Coupling scheme for steady-state FSI


I am trying to find the steady-state solution of a flexible kite using FEM with dynamic relaxation for the structure and a panel method for the fluid. Both codes are static, which means no real time stepping is involved.

So far I get good results using the constant relaxation which converges after approximately 15 coupling iterations depending on the relaxation parameter. Nevertheless, I would like to accelerate the convergence a bit but so far have not been successful getting a converged solution running different acceleration methods.

I have tried the Aitken acceleration with a range of initial relaxation values, but the coupling always diverges after a few coupling iterations. In the preCICE manual it says that in case the Aitken does not converge a QN method could be better. I also tried IQN-ILS without success and I am a bit clueless whether I have to use time stepping or if QN methods do not apply to steady-state FSI in the first place.

Any advice from you side?

Best regards,


P.S. I am running an older version of preCICE at the moment (Version 1.4.1)

preCICE.xml (4.7 KB)

Hi @Powl!

This sounds like a checkpointing problem to me.

Citing from our new documentation:

You need to implement saveOldState and reloadOldState in such a way that a single coupling iteration becomes a proper function. Meaning, for two times the same input (the values you read from preCICE), the solver also needs to return two times the same output (the values you write to preCICE). Only then can the quasi-Newton acceleration methods work properly. This means, you need to include as much information in the checkpoint as necessary to really be able to go back in time. Storing complete volume data of all variables is the brute-force option. Depending on your solver, there might also be more elegant solutions. Be careful: this also needs to work if you jump back in time more than one timestep.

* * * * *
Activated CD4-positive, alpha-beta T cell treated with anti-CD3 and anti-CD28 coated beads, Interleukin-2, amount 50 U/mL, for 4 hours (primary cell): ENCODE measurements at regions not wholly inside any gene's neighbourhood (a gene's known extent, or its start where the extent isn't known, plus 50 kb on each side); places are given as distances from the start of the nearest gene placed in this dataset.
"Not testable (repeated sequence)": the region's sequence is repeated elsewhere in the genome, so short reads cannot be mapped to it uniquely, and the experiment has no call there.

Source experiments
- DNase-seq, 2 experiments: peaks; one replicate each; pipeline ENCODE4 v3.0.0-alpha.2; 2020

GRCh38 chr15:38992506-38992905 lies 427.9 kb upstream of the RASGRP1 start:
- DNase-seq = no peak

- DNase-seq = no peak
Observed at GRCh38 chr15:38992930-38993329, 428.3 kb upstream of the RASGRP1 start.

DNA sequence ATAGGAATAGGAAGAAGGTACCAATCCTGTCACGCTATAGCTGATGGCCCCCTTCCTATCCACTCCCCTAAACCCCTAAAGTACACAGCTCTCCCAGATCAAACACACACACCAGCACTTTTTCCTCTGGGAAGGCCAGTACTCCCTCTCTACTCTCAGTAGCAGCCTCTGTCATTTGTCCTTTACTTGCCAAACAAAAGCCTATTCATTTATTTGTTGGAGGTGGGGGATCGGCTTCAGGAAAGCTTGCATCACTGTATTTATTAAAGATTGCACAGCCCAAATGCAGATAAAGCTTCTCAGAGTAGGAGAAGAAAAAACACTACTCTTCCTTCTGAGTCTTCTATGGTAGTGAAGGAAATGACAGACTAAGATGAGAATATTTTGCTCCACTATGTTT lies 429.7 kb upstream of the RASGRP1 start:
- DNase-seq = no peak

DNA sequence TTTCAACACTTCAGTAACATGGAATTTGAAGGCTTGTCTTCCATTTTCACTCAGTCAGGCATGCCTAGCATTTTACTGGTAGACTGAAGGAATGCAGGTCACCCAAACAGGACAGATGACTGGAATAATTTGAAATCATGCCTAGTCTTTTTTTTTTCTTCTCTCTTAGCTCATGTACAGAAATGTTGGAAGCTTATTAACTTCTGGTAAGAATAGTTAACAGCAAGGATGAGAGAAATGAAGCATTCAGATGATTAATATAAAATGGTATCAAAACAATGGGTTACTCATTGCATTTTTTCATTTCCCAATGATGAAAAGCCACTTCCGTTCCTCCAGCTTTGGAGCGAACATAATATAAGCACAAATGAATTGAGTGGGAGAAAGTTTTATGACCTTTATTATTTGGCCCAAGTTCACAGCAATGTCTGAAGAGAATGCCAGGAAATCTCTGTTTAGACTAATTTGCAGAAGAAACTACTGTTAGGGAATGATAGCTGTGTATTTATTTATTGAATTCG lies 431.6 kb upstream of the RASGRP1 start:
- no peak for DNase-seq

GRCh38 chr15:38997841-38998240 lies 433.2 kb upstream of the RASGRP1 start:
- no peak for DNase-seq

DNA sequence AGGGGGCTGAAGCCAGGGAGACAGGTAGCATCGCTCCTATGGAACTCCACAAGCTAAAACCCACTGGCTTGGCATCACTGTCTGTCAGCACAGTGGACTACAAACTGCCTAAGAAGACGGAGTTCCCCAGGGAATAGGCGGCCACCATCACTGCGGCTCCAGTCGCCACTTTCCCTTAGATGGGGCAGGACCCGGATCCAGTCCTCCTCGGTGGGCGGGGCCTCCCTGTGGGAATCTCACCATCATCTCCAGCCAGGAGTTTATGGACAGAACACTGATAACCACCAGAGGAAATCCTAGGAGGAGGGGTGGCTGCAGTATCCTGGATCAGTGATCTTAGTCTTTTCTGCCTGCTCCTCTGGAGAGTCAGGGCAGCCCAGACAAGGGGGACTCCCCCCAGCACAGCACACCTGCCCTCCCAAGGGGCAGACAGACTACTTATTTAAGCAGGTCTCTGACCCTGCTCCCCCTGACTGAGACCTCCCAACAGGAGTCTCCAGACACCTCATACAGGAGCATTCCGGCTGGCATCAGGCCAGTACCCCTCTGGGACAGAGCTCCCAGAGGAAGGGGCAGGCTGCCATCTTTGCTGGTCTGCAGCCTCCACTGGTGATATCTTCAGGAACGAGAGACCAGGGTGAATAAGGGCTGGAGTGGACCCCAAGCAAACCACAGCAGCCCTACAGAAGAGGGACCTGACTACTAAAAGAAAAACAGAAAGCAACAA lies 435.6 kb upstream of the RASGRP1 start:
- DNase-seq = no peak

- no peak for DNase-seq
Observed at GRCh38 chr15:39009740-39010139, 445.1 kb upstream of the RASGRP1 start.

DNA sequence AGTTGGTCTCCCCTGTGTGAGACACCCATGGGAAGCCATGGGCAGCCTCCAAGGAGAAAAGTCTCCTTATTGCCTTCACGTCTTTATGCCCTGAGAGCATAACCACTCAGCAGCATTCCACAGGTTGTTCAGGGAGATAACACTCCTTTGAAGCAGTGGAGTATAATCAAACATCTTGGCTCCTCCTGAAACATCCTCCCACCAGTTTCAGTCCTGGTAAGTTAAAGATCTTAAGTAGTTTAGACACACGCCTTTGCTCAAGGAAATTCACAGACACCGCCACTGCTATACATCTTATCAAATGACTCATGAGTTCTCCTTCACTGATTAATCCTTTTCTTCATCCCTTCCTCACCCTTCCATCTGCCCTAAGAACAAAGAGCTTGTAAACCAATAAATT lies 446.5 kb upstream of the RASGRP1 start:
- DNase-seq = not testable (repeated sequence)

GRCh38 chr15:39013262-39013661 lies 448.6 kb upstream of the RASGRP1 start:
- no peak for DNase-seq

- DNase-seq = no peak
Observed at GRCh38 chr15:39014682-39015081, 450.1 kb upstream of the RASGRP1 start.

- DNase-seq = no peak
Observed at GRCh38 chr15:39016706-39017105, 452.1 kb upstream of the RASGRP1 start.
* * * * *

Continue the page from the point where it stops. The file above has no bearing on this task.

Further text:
For saveOldState and reloadOldState, please refer to the code of the adapter example.

Which solvers do you couple?

Dear @uekerman ,

thank you for your reply!

You were right about checkpointing. I hadn’t implemented that part into my adapters. Now the implicit coupling runs without crashing. The Aitken acceleration still takes more iterations than explicit coupling, but I just started to tune the parameters in the xml file.

I am coupling my own FEM solver and the panel code APAME to obtain a static solution of a flying deformed kite for optimization purposes. There are no real dynamics involved, both solvers output a static result and should be in equilibrium after the FSI converges. I am still wondering about time steps and sub-timesteps. In a dynamic coupling scenario it makes sense to use subiterations until both solvers arrive at the same timestep, but how should I approach the coupling in static manner where effectively no real time is involved? Does it even make sense to use IQN in that case if no previous time steps are present?

Sounds interesting!
Would be great if you share the coupling to APAME with the community once it works. Did you develop the FEM from scratch or do you use some FEM library (FEniCS, deal.II, etc.)?

If I understand correctly both your models have no time dependence, right? In this case you could just do 1 timestep (from preCICE perspective) and use an implicit coupling. So if the one timestep converges you are done. You are right that then IQN cannot benefit so much from the past, but it could still be faster than Aitken. Depends on how strong the coupling is and the accuracy you need, I guess. I would be interested in seeing this comparison.